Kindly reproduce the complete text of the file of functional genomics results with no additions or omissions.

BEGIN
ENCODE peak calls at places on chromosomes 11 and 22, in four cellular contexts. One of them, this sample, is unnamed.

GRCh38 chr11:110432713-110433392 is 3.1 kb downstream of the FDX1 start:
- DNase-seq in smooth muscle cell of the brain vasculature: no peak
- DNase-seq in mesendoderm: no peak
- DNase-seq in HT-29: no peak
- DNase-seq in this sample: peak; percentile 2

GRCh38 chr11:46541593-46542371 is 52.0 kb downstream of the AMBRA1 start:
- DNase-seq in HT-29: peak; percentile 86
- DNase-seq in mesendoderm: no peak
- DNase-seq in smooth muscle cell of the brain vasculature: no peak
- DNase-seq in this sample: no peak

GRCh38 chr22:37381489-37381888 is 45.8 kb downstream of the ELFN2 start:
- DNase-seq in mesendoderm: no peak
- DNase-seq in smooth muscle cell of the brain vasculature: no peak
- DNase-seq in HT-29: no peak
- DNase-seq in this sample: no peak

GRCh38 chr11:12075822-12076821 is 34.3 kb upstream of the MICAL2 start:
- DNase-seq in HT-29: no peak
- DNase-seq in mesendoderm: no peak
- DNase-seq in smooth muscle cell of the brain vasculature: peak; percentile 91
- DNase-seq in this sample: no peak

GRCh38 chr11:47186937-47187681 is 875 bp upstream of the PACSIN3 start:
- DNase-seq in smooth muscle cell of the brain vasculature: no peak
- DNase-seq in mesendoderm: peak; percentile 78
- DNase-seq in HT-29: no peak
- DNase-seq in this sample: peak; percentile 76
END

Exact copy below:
ENCODE peak calls at places on chromosomes 11 and 22, in four cellular contexts. One of them, this sample, is unnamed.

GRCh38 chr11:110432713-110433392 is 3.1 kb downstream of the FDX1 start:
- DNase-seq in smooth muscle cell of the brain vasculature: no peak
- DNase-seq in mesendoderm: no peak
- DNase-seq in HT-29: no peak
- DNase-seq in this sample: peak; percentile 2

GRCh38 chr11:46541593-46542371 is 52.0 kb downstream of the AMBRA1 start:
- DNase-seq in HT-29: peak; percentile 86
- DNase-seq in mesendoderm: no peak
- DNase-seq in smooth muscle cell of the brain vasculature: no peak
- DNase-seq in this sample: no peak

GRCh38 chr22:37381489-37381888 is 45.8 kb downstream of the ELFN2 start:
- DNase-seq in mesendoderm: no peak
- DNase-seq in smooth muscle cell of the brain vasculature: no peak
- DNase-seq in HT-29: no peak
- DNase-seq in this sample: no peak

GRCh38 chr11:12075822-12076821 is 34.3 kb upstream of the MICAL2 start:
- DNase-seq in HT-29: no peak
- DNase-seq in mesendoderm: no peak
- DNase-seq in smooth muscle cell of the brain vasculature: peak; percentile 91
- DNase-seq in this sample: no peak

GRCh38 chr11:47186937-47187681 is 875 bp upstream of the PACSIN3 start:
- DNase-seq in smooth muscle cell of the brain vasculature: no peak
- DNase-seq in mesendoderm: peak; percentile 78
- DNase-seq in HT-29: no peak
- DNase-seq in this sample: peak; percentile 76